The World Health Organization (WHO) has retracted guidance on opioid use, following concerns raised in the United States that the guidance had been influenced by opioid manufacturers.
The two pieces of guidance that have been retracted are: ‘Ensuring balance in national policies on controlled substances: guidance for availability and accessibility of controlled medicine’, first published in 2011, and ‘WHO guidelines on the pharmacological treatment of persisting pain in children with medical illnesses’, published in 2012.
In May 2019, two US politicians, Katherine Clark and Hal Rogers, published a report in which they claimed there was evidence that the two sets of guidance had been influenced by “major players in the opioid industry”. Following this report, the WHO ordered a review into the guidance.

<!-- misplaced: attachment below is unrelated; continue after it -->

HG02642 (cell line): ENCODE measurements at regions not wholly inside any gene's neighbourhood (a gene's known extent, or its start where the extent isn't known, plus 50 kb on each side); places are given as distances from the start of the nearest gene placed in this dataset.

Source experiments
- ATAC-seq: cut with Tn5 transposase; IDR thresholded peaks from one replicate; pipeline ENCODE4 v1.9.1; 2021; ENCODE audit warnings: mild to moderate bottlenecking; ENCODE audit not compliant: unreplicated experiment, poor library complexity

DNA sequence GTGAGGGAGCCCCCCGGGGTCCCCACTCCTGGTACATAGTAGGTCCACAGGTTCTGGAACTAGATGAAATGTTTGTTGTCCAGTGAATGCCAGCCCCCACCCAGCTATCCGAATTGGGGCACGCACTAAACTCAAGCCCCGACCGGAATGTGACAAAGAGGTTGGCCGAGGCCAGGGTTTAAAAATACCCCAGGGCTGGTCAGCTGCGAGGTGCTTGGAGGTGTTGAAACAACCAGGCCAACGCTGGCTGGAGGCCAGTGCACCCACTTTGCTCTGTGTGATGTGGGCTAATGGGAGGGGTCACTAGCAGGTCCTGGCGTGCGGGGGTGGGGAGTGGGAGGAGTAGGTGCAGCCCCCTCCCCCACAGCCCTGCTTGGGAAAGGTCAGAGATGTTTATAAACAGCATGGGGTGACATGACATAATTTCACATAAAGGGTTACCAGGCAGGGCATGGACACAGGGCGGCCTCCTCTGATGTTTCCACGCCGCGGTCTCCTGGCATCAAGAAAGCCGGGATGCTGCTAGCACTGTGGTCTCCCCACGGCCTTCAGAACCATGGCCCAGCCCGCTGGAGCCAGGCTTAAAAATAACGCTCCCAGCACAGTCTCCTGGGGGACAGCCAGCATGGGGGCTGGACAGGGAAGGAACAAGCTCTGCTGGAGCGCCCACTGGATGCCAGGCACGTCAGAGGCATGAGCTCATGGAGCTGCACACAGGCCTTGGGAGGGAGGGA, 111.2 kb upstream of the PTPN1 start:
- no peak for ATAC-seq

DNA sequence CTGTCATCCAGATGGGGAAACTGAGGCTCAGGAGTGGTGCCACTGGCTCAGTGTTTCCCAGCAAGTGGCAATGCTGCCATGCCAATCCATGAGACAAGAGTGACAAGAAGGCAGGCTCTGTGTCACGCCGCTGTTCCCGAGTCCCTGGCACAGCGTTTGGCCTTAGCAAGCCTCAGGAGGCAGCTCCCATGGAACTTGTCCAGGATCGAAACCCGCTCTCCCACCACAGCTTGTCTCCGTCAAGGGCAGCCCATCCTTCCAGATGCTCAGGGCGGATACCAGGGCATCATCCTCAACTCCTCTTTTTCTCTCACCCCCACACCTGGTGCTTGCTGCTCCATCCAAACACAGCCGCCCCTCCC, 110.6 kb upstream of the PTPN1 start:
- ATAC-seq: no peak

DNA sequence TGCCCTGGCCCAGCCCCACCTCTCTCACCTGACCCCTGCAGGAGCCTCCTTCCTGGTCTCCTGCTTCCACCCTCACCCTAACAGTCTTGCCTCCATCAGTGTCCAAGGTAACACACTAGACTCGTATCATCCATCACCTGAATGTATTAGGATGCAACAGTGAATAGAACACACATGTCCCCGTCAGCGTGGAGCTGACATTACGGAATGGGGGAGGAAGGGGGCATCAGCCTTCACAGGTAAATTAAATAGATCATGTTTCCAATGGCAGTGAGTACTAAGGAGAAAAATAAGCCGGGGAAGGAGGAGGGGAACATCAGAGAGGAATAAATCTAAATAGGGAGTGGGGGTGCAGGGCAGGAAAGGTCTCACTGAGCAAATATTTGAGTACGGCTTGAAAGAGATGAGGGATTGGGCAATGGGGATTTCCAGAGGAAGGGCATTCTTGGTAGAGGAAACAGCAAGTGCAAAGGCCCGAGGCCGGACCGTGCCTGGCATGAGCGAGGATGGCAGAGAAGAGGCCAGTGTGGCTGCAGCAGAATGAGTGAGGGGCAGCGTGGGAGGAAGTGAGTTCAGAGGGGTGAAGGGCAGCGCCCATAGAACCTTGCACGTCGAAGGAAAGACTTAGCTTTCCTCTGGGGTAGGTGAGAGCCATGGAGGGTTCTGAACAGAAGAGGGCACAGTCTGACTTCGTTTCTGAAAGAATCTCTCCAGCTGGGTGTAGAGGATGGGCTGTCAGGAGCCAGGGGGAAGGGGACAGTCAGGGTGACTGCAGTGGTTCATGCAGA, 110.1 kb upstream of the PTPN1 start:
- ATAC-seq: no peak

A statement confirming the guidance retraction was published in the January 2020 issue of the Bulletin of the World Health Organization, although the statement was originally published on the WHO’s website on 20 June 2019.
In the statement, the WHO said that it takes concerns raised in 2019 “very seriously”, but said that the guidance was being discontinued “in light of new scientific evidence that has emerged since the time of their publication”. However, it added that the discontinuation would also “address any issues of conflicts of interest of the experts that have been raised”.
The statement added that WHO remains concerned about “very low access to medication for moderate and severe pain, particularly in low- and middle income countries”, but that the need for access should be balanced with awareness of the harm that can arise from misuse of pain medication.